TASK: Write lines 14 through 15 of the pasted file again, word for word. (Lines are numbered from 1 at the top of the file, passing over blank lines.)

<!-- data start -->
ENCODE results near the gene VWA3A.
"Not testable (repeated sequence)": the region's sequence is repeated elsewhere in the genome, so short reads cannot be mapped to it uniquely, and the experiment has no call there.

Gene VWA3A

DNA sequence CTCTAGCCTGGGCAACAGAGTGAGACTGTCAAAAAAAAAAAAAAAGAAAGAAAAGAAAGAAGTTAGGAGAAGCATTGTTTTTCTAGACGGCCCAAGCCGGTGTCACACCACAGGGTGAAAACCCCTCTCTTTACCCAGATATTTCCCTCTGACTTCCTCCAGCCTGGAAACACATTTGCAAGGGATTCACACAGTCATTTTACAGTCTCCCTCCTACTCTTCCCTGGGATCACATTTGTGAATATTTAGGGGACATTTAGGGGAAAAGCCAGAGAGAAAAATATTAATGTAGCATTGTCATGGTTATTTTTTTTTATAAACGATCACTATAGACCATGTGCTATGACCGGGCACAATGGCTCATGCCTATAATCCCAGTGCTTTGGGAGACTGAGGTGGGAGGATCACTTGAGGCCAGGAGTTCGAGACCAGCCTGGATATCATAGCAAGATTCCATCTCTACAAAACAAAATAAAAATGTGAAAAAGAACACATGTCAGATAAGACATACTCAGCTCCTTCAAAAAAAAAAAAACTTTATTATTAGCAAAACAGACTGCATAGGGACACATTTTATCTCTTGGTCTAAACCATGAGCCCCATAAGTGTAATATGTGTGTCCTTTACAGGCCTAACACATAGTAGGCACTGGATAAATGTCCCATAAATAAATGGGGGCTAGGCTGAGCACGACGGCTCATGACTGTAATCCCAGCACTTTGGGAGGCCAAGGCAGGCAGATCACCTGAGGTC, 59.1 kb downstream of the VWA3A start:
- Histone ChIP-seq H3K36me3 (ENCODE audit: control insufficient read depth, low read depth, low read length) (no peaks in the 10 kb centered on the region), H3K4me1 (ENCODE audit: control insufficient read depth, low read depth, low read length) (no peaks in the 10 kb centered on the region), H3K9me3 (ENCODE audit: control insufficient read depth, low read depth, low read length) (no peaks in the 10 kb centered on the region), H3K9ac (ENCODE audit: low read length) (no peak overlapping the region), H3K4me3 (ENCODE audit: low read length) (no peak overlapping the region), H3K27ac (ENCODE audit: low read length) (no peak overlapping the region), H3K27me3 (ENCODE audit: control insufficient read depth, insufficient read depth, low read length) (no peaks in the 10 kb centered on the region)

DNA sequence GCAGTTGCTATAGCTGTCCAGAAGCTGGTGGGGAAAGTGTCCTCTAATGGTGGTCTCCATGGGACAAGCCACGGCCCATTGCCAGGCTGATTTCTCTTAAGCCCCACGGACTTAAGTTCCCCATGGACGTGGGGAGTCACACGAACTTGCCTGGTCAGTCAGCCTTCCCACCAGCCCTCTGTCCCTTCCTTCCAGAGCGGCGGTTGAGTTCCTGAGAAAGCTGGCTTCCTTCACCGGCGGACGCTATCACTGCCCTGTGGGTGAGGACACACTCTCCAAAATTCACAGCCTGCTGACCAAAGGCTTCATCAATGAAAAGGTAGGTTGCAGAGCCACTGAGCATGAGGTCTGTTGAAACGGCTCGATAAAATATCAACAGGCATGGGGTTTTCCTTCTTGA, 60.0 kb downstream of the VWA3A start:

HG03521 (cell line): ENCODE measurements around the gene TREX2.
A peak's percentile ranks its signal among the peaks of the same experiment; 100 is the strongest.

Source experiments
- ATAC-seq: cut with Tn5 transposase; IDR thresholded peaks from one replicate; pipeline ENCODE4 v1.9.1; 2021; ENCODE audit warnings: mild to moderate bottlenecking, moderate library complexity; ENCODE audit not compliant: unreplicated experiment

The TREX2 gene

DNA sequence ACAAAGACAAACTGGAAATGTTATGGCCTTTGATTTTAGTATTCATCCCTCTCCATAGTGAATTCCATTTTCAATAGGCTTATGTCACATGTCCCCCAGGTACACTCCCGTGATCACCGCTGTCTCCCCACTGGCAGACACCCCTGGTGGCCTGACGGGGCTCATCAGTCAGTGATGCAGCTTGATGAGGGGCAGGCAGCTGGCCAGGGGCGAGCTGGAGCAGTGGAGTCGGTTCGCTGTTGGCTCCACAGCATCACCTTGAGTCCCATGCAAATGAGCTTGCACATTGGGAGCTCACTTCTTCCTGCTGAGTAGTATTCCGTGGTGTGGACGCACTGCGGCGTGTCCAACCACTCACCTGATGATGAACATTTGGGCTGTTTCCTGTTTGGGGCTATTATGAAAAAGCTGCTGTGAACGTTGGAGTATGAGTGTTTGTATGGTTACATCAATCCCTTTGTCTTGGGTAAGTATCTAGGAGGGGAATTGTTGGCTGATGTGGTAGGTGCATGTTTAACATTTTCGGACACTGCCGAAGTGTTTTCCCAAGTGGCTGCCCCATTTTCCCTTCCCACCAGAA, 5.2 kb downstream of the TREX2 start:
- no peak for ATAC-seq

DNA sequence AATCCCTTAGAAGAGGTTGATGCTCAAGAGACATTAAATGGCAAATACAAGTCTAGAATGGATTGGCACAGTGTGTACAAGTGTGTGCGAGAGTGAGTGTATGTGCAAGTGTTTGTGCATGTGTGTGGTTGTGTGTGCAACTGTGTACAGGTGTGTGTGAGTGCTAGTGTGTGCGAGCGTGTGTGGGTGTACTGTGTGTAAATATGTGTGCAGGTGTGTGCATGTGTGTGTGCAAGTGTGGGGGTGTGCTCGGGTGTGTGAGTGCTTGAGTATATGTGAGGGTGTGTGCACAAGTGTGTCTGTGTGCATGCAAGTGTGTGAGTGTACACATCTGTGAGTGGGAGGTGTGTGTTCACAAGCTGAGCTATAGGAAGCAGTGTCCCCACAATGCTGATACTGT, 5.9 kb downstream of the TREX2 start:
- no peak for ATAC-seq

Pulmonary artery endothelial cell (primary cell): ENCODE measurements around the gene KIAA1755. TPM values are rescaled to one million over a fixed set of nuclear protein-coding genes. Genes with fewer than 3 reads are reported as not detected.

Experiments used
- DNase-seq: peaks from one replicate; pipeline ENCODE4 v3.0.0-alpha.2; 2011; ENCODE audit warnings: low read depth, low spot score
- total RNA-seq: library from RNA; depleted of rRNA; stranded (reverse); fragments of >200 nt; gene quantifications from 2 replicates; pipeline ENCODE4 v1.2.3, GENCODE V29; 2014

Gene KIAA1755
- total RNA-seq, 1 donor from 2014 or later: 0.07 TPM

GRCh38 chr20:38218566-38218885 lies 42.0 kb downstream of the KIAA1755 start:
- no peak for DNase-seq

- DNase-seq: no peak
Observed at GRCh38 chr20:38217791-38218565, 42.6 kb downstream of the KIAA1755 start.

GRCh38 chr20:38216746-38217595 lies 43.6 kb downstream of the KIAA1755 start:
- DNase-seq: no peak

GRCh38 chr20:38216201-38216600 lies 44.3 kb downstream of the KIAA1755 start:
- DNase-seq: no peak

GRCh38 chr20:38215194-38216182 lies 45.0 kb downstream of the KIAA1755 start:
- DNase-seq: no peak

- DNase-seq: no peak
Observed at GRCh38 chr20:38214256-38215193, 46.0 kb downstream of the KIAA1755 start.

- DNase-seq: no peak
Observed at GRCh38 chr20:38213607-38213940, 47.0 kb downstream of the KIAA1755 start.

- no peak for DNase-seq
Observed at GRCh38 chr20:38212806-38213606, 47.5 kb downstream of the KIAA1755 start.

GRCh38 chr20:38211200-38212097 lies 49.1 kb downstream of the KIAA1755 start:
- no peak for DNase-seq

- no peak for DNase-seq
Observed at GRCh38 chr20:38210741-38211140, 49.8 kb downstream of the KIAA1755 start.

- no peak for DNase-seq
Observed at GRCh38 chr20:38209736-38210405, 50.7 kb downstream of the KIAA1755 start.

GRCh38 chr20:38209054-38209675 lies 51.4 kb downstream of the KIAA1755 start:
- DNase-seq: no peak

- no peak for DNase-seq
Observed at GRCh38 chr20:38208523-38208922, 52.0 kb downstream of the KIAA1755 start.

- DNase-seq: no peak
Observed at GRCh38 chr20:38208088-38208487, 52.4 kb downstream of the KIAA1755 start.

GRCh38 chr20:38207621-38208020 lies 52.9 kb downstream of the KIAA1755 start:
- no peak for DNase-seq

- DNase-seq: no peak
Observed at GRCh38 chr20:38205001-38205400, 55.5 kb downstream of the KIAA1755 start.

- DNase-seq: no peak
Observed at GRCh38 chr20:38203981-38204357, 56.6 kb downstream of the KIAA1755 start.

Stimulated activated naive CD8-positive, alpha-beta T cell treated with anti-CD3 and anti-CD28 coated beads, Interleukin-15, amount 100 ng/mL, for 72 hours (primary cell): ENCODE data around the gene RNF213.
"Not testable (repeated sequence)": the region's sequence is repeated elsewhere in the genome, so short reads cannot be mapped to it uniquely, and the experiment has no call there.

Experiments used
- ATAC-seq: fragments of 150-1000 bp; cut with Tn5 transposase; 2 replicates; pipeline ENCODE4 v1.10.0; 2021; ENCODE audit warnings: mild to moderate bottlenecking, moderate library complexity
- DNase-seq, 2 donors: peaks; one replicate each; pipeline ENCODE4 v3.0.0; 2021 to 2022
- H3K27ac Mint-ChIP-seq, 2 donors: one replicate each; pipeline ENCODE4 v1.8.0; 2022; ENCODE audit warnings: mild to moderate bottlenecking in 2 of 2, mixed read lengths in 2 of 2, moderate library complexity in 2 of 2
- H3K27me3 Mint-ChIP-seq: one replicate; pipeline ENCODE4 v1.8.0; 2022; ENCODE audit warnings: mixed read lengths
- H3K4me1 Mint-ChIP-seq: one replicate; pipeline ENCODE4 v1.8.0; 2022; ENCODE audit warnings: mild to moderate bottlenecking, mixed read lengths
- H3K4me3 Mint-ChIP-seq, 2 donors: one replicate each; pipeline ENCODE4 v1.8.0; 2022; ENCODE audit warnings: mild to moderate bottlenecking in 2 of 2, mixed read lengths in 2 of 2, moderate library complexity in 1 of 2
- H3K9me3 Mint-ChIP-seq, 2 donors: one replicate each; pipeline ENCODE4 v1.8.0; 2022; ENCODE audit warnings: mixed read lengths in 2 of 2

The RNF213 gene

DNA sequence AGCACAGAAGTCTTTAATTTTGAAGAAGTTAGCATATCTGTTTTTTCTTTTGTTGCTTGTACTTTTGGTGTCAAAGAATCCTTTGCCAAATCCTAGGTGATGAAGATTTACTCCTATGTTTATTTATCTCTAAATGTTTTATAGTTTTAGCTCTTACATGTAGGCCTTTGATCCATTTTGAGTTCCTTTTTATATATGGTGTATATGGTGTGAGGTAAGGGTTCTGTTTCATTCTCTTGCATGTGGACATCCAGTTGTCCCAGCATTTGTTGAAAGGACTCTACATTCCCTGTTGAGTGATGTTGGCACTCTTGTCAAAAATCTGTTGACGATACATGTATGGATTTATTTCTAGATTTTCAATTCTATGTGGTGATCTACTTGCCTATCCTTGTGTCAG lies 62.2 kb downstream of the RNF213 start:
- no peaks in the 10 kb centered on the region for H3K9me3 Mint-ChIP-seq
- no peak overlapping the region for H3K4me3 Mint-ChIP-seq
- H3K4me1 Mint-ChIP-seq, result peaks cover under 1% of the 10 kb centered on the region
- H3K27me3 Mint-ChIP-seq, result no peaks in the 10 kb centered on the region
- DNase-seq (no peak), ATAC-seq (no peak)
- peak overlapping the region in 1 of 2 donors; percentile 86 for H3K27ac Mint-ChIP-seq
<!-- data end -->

DNA sequence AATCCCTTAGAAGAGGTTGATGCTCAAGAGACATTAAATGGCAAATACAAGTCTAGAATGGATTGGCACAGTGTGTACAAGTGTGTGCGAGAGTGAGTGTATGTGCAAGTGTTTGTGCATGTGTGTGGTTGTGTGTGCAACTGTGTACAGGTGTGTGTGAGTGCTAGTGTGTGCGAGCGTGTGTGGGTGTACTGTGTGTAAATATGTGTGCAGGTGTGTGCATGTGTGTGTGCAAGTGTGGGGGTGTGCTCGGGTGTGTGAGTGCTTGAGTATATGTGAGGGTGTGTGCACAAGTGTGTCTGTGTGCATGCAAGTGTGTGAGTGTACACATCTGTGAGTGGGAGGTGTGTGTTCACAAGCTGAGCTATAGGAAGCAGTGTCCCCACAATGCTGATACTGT, 5.9 kb downstream of the TREX2 start:
- no peak for ATAC-seq